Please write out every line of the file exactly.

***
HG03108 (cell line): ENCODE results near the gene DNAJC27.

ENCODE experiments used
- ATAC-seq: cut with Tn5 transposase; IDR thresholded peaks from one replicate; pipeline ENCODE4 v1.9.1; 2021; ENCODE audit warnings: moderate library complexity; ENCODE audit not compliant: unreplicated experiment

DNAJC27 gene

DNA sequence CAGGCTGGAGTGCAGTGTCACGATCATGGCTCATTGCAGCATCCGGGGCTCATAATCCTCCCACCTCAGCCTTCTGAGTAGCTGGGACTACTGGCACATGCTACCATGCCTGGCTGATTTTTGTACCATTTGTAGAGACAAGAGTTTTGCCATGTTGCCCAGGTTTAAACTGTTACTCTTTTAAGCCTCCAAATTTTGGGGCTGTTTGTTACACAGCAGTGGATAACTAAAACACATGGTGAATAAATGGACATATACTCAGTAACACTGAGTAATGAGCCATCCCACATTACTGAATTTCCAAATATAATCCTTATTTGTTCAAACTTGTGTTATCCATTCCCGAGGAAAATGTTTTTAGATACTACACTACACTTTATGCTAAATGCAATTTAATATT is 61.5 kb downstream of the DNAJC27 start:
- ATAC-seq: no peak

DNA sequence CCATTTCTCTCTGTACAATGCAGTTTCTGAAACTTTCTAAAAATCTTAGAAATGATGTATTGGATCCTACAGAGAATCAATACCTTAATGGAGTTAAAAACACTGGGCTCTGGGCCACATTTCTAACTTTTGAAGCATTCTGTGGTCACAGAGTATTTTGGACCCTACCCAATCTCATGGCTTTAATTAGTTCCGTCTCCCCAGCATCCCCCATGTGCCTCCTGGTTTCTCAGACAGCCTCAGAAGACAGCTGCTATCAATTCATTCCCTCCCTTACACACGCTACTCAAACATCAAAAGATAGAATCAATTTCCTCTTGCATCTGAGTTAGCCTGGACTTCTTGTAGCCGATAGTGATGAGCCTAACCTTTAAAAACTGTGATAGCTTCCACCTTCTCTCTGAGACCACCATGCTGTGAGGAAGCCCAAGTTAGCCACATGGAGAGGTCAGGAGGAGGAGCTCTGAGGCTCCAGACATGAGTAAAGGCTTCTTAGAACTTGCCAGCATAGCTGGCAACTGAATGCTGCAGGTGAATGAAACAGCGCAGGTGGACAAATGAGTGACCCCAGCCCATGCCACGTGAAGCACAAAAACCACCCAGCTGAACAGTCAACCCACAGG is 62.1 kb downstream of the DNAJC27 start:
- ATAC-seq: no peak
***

HG03108 (cell line): ENCODE results near the gene DNAJC27.

ENCODE experiments used
- ATAC-seq: cut with Tn5 transposase; IDR thresholded peaks from one replicate; pipeline ENCODE4 v1.9.1; 2021; ENCODE audit warnings: moderate library complexity; ENCODE audit not compliant: unreplicated experiment

DNAJC27 gene

DNA sequence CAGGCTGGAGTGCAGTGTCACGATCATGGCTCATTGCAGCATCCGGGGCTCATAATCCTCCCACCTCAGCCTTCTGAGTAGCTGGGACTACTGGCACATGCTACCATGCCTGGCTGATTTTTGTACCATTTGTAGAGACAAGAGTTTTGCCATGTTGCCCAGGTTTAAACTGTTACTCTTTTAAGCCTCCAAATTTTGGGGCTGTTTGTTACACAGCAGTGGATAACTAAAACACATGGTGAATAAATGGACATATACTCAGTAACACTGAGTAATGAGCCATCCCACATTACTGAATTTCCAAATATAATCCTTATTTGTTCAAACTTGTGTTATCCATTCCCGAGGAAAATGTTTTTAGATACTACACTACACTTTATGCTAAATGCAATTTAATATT is 61.5 kb downstream of the DNAJC27 start:
- ATAC-seq: no peak

DNA sequence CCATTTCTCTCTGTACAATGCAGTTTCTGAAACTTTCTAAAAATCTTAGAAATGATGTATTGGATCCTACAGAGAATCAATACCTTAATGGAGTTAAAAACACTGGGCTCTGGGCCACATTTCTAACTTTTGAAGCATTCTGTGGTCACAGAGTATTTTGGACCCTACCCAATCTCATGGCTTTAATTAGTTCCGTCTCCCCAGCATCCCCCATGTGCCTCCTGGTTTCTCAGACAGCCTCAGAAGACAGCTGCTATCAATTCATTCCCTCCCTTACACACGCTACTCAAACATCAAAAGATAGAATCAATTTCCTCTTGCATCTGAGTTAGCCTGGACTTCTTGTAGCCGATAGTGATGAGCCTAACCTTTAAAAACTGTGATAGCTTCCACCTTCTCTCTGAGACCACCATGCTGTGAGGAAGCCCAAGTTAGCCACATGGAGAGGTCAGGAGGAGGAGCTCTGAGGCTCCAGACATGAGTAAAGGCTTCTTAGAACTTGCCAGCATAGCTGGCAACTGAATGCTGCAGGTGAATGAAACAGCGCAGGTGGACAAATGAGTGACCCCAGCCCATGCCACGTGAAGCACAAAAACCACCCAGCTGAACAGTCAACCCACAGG is 62.1 kb downstream of the DNAJC27 start:
- ATAC-seq: no peak